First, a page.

The Carotid Wallstent (Boston Scientific, Marlborough, MA) is one of the most used stents in the endovascular treatment of carotid stenosis, particularly because of its design, which allows excellent plaque coverage. For that reason, it seems adequate for the treatment not only of stable uncomplicated plaques but also of dishomogenous stenosis. Although the advantages given in terms of plaque coverage are significant, as shown by the diminished rate of postprocedural events compared with open cell stents, the conformability is reduced, with a higher rate of malapposition of the struts. Moreover, the rigidity of the device and the interaction between the metallic struts lead to other possible problems, which are, however, extremely limited in terms of frequency and overall clinical impact as we will see in this chapter.
Endoluminal stent coverage
Because the main purpose of a carotid stent is the prevention from cerebral embolism, the endoluminal coverage of the device is crucial. De Donato et al. analyzed the interaction between carotid plaques and stents by optical coherence tomography and found that plaque prolapse was significantly lower compared with open and hybrid cell stents (23.3% versus 68.6% and 30.8% respectively; P<0.01).
Moreover, as shown in previous work from our group, the carotid Wallstent surface is covered by a new pseudo-intimal layer shortly after implantation. The completeness of this new layer is dependent on adequate coverage of the plaque at the proximal end of the stent where an intact intima is present ( Fig. 47.1 ).
Although the degree of neointimal coverage does not seem to be related to the number of microemboli detected by transcranial Doppler, a complete stent coverage is a potential adjunctive barrier to plaque prolapse and endoluminal fragmentation.
Classification of carotid stent complication
Nicosia et al. divided the carotid stent complications according to their anatomical distribution in cervical and intracranial complication. Those directly related to the stent pertain to the cervical group and, although of different types, are rarely device specific. As a matter of fact, only plaque prolapse is strictly correlated with the stent design. Acute stent thrombosis, residual stenosis, and incorrect stent deployment, which are the other possible stent complications, are primarily the consequences of operator-dependent technical details, such as indication to revascularization, stent positioning and deployment, and medical management. Plaque prolapse has been defined by Clark et al. as a >0.5-mm protrusion of plaque components through the stent cells and it is considered “significant” when determining a visible lumen stenosis. In addition to these morphological features, plaque prolapse is clinically relevant because it may lead to stent thrombosis or cerebral embolization, and although it may be evident at completion angiography at the end of the carotid artery stenting procedure, a precise angiographic definition is lacking. Intravascular ultrasound and optical coherence tomography are the most reliable methods to identify plaque prolapse, showing that the closed cell design of the Wallstent allows the greatest protection from this phenomenon.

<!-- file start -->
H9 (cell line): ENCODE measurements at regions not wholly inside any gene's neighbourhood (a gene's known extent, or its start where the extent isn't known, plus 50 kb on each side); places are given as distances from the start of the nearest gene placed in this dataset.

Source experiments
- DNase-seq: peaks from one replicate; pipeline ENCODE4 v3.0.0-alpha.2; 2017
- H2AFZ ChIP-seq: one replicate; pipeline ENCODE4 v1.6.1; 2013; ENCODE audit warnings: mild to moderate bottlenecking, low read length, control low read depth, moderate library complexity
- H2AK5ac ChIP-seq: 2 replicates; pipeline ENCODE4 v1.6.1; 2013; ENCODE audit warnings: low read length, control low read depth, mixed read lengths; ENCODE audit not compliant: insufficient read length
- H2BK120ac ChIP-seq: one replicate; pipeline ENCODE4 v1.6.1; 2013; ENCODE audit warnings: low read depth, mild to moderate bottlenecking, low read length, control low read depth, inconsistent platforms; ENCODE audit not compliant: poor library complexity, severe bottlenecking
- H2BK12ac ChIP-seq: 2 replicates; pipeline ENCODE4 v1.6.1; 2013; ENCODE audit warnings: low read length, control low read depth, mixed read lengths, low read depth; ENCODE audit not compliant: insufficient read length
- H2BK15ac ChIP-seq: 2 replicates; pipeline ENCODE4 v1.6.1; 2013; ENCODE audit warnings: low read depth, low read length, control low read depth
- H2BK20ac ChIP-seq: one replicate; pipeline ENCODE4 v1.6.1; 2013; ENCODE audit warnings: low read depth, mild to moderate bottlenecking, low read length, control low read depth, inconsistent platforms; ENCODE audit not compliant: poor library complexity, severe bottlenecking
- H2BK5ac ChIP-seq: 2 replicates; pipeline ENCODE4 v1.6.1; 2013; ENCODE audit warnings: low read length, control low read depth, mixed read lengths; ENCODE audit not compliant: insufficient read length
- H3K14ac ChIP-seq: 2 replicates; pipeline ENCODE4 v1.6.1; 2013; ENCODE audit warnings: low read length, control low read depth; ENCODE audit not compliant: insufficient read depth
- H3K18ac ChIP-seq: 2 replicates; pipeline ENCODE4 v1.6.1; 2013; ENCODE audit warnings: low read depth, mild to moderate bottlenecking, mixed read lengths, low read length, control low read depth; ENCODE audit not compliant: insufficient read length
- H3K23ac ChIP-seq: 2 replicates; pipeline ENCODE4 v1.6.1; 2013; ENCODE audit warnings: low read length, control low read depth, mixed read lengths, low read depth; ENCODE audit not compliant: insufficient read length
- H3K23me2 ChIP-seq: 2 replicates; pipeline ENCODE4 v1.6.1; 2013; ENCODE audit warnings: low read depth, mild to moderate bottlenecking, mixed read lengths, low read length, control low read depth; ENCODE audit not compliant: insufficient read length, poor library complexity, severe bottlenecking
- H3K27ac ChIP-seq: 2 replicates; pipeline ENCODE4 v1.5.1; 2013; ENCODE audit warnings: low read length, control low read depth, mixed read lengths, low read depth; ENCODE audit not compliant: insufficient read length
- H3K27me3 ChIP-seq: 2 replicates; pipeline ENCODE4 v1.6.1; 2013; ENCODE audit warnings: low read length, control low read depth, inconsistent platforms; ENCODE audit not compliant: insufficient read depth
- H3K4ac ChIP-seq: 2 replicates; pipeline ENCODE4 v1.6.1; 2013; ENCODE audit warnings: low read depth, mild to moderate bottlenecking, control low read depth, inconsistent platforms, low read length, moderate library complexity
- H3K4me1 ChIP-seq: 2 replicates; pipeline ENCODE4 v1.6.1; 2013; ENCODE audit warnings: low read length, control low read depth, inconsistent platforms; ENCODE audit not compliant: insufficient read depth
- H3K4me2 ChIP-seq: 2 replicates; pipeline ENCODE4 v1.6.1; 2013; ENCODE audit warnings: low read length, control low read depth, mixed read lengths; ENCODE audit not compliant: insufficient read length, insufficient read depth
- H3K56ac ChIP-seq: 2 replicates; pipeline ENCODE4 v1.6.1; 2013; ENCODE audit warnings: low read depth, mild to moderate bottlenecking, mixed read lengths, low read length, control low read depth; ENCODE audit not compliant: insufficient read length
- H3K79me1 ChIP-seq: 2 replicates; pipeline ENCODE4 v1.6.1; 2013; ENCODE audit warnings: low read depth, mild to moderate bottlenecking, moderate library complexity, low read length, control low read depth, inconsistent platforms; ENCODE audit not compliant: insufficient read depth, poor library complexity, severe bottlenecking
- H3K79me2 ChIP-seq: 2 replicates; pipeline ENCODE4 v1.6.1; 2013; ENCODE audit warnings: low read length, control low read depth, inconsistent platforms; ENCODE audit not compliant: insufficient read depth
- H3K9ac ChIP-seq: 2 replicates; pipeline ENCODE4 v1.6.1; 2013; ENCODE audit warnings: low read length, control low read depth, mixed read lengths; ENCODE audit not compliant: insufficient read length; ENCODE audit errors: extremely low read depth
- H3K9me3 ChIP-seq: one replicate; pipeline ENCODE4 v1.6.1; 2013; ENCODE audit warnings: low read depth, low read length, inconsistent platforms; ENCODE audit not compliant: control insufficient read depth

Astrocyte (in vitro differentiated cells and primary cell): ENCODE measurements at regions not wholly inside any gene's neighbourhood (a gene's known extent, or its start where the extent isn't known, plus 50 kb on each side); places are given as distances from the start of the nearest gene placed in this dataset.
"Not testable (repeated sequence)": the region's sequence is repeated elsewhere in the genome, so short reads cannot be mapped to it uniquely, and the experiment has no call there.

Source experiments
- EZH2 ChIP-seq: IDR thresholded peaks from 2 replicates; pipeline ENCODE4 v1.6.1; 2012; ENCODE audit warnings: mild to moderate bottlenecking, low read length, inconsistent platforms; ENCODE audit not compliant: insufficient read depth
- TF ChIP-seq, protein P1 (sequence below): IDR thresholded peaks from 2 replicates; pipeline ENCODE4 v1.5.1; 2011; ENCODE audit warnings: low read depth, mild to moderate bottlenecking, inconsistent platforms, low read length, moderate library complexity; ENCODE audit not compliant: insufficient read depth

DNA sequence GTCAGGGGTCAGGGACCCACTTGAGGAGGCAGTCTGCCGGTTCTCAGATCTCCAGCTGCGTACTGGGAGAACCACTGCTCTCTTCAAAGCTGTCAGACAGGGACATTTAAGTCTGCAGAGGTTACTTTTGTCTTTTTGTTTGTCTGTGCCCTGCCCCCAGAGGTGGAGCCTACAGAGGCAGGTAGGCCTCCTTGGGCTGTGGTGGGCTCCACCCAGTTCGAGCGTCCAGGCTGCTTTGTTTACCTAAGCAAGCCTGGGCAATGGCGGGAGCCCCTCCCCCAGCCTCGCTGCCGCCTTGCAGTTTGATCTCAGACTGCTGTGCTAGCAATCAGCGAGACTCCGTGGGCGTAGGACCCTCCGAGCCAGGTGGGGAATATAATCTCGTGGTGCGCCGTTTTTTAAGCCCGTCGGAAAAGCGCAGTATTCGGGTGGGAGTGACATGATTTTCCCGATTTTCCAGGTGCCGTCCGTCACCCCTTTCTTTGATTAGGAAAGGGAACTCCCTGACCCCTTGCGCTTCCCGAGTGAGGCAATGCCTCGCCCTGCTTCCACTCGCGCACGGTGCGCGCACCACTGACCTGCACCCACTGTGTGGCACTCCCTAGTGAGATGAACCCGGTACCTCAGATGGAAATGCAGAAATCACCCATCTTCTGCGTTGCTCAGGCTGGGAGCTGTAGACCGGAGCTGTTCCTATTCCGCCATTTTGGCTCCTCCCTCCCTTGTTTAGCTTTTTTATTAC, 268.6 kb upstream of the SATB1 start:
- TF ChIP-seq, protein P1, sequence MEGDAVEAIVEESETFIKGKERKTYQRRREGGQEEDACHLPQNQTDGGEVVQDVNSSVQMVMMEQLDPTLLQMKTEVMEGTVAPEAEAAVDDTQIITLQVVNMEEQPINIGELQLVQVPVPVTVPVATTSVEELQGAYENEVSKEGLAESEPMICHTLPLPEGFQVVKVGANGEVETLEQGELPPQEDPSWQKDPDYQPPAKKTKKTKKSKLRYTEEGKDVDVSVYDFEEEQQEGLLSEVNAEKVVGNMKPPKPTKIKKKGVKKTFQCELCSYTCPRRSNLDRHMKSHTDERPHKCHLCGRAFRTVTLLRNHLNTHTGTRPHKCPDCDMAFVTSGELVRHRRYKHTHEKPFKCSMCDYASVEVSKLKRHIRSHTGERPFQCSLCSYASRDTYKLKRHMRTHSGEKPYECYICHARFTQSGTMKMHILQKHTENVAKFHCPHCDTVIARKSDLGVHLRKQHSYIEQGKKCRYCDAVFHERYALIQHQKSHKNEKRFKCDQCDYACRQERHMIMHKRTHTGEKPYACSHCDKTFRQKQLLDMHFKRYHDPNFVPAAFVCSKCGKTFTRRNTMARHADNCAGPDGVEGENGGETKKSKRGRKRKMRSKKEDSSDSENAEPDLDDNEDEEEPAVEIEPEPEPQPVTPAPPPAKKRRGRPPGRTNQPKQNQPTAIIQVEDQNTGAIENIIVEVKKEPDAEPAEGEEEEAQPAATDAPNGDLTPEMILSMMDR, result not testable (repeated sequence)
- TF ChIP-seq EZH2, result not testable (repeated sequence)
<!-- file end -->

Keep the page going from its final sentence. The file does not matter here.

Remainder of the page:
Incorrect stent deployment can be defined as an operator-dependent defect; however, the characteristics of the stent may play an important role in this complication. As a matter of fact, the closed cell design causes a greater degree of stiffness in the device, leading to increased risk of misalignment during deployment. This was shown by de Donato et al., who found that closed-cell design was significantly associated with a higher rate of malapposed struts compared with open cell or hybrid cell (34% versus 15% and 16%, respectively; P<0.01).
The use of the Wallstent in tortuous vessels should be carefully considered, because of its rigidity. It may be considered an inappropriate stent choice in these patients, rather than a complication of the stent itself. If the misplacement is minimal, within a few millimeters from the desired position, no consequences are to be expected. However, in case of very tight stenosis or excessive tortuosity of the vessel, the radial forces of the stent struts may cause a watermelon effect on the stent with the stent being displaced either proximally or distally to the target zone. As shown in Fig. 47.2 , a stent may be deployed incorrectly because of the forces exerted by the struts toward a rigid calcified plaque, leading to the necessity of deploying a second more proximal stent in order to achieve complete plaque coverage. These forces may also lead to a late misplacement. Shortening may be also aggravated by the straightening of the vessel, which is relevant when a closed-cell stent is inserted and deployed into a tortuous or stiff vessel. Part of the problem may be related to the diameter mismatch between the stent, the proximal common carotid, and the internal carotid artery. As a matter of fact, since the metal tends to distribute the force uniformly across its surface, the external energy of the widening proximal end may be transmitted as a contrary internal force at the distal end, where the lumen diameter is smaller. This is particularly evident in the case of stenting of post-endarterectomy stenosis, because the decreased compliance of the artery may worsen the diameter mismatch between the stent and the artery.